Five-Year-Old Fails Polygraph Test

It started as a simple conversation at dinner. We usually go around the table, and each person talks about their day.  The 2-year-old always wants to go first, refuses to take questions, but just enjoys everyone looking at her.  (“I’m not DONE YET!” is a familiar screech.)

The 7-year-old talked fondly of the science experiment in her desk, a mealworm named Squirmy who was getting ready to turn into a beetle.  Then it got to 5-year-old Josh, who regaled us with stories of Star Wars reenactments on the playground and a secret reader in class.

After a few questions, I wrapped up with:

“Did you buy your milk ok today?”

Did you buy chocolate milk?

Every once in a while, Josh likes to buy milk at the school cafeteria to go with his lunch from home.  Fine, I say.  A break from the juice box.  But the rule is, you buy white milk.  Not chocolate.  Because that’s dessert in a carton.  And I already packed dessert.  And we don’t usually drink chocolate milk.

“Yep, I bought milk,” he said with a weird look on his face.

I know that look.  I’m not a poker player and I know that look.

“You did?” I probed.

“Yep.”  He said.  Super weird look now.

The mother’s intuition alarm bell started clanging.

“White milk?”

Silence.

“Um, yes white milk.”

“You had chocolate milk,” I say.

Silence.

“No I DIDN’T!” He insisted.

Which meant he did.  All I did was look at him and he caved.

“Well, I maybe had chocolate milk,” he confessed.

Then it hit me.  He lied.  WHY? I had that sick feeling of if-he’s-lying-about-milk-then-what-ELSE-is-he-lying-about?  Why lie about milk?!  What does it mean??  WHAT HAVE I DONE!  So I did what any rational (neurotic) parent would do.  First, I lectured the liar about telling the truth, trust issues and chocolate milk nutrition facts.  Then ran straight to the computer to Google “kids and lying”.

First, I found many message boards with parents wondering why their 17-year-old lied about skipping school, stealing $300 and drinking beer.  Shaky with thoughts of my 5-year old landing behind bars from a life of lying and stealing, I stumbled upon this article from the Wall Street Journal.  I was surprised to find out that lying at age 5 doesn’t really mean much – but it’s actually a good sign. Researchers say  “The fact that their children tell lies is a sign that they have reached a new developmental milestone.”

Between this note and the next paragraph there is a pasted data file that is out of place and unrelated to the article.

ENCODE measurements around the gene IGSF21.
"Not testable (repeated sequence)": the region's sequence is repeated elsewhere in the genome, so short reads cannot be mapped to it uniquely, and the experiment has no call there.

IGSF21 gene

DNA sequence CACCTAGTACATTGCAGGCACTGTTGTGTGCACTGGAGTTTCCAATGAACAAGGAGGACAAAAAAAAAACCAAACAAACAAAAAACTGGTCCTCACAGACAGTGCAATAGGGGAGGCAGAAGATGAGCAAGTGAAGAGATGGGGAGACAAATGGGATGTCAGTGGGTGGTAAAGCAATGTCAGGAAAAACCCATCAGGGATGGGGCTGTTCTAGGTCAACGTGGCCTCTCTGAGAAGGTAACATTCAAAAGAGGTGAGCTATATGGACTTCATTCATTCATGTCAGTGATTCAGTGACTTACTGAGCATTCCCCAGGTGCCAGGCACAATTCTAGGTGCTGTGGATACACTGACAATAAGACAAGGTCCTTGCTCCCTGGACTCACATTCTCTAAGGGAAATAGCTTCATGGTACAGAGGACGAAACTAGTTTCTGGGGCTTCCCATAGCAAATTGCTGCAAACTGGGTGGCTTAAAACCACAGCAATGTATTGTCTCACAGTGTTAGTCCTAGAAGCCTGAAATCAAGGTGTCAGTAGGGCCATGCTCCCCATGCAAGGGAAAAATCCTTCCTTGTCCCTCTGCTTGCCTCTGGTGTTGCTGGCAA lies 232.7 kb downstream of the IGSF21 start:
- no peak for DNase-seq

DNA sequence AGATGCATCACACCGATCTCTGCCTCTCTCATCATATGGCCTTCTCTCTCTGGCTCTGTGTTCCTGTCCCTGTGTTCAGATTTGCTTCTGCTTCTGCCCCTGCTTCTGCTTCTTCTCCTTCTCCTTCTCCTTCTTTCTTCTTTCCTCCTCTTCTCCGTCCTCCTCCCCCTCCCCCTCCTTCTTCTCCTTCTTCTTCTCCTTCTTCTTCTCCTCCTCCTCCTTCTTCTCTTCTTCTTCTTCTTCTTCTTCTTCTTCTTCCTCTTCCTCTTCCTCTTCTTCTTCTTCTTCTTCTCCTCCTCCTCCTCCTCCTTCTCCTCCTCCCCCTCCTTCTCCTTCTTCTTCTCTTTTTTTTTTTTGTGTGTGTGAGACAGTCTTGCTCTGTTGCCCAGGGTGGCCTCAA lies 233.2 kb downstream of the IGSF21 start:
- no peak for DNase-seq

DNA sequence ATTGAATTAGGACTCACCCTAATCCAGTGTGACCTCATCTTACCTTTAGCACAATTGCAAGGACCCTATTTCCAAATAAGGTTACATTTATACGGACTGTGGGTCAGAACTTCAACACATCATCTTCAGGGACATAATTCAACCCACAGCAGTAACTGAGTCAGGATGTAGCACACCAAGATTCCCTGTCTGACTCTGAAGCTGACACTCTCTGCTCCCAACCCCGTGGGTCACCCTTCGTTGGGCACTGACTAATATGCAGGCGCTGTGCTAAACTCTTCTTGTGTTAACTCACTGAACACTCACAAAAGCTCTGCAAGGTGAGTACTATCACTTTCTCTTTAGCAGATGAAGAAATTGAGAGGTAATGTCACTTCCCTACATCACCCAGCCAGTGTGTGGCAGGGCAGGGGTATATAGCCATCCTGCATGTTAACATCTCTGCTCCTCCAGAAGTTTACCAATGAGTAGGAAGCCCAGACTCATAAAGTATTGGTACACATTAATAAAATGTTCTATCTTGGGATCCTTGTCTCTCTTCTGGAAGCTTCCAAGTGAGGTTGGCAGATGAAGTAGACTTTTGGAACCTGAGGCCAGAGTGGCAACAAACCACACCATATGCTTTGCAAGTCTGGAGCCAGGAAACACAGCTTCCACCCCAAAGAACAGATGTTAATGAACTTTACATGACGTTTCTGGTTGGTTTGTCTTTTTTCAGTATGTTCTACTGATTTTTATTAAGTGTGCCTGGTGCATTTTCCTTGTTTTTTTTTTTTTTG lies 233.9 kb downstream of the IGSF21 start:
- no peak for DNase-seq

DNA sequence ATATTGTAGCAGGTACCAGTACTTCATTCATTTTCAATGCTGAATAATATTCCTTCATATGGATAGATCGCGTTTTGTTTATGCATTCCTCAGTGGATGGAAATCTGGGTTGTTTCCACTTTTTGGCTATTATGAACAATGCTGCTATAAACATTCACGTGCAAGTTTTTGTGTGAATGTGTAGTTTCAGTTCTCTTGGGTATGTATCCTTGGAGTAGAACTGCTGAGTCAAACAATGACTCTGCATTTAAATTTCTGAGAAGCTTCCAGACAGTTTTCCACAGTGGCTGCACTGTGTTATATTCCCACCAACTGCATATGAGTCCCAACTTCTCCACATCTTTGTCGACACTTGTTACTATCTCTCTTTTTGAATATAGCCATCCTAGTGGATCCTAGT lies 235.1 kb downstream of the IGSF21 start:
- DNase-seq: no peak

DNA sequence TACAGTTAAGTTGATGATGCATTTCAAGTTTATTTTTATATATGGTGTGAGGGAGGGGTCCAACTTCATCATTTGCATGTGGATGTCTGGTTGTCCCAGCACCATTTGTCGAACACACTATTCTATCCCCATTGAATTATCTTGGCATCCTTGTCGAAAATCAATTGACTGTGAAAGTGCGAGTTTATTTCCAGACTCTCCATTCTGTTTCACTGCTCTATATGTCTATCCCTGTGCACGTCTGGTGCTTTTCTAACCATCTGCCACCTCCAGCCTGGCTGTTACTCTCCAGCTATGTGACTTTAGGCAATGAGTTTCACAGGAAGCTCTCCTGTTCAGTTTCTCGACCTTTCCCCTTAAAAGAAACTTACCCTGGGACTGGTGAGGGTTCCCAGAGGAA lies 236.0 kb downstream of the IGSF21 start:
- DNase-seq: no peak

Milestone!  Sounds impressive.  In fact, the study says kids with better cognitive abilities actually lie more.  Because when you lie, you’ve gotta keep your story straight while knowing the truth.  And that makes your brain fire up in high functioning ways.   Hmm.  I don’t think I’ll be touting my son’s newly found fibbing skills any time soon.  And certainly I’ll have to repeatedly stress that lying is not tolerated in our house.

Oh, and he still can’t buy chocolate milk.

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9 thoughts on “Five-Year-Old Fails Polygraph Test

  1. If I think my kids are lying, I ask, “what’s wrong with your nose?” “What?” “Why is it growing?” Worked when they were smaller. ha.
    If you lie your nose will grow like the little wooden boy named Pinnocio… Run DMC

  2. This blog post made me smile. I had my daughter write a written apology to her dad and I, when I caught her fibbing (at about the same age). I kept the note for her scrapbook.

    Good job, Christy. Keep up the great work as mom. They do go on to become great kids once they get past their foray into wayward “independent” thinking.

  3. When I was five I used to steal Life Safers at the check out line. I started to get bolder with the quantity of Life Savers I put in my pocket. One day, I went too far, even by my own standards. I think I stuffed like five packs in one pocket and five in the other. I made it through the check out no problem, I was psyched. Until I wasn’t psyched anymore. A shroud of guilt overcame me as we made our way to the car. I started balling right there in the middle of the parking lot. My mom didn’t know what was wrong. I just reached in and pulled out all the Life Savers and showed her. We took them back, she made me say sorry, and promised I would never do it again. I didn’t. We never really talked about it again. I think she felt super bad for me. Either way, I think lying is one of those things we push the boundary on early on until we get overcome with guilt and realize it sucks to lie.

    • Marco – you’re lucky you didn’t get 5 to 10 for lifting those Life Savers! And if they were the butterscotch ones, who could blame you?? Glad to know a little guilt goes a long way… and yes, simply, it sucks to lie. Thanks for reading and commenting!

  4. On behalf of Mom Look University, we would like to present you with your diploma, earned with an A on your final-exam essay. Your “All I did was look at him and he caved” proves you are indeed worthy of commendation. Hearty congratulations, Ms. McDonald. Sincerely yours, Lynn B. Johnson, Provost

    • “I’d like to thank (gulp, sniff, overwhelmed w/ emotion), my mother – who taught me everything I know about the “Mom Look”. As a victim of many mom looks, I knew that one day I’d be able to give my own. And I’d like to thank Mom Look University for upholding evil eye standards across this great land.” (excerpt from Christy McDonald’s acceptance speech)

  5. Pingback: Post #1 // Analyzing 2 Blogs « one.lost.chica.

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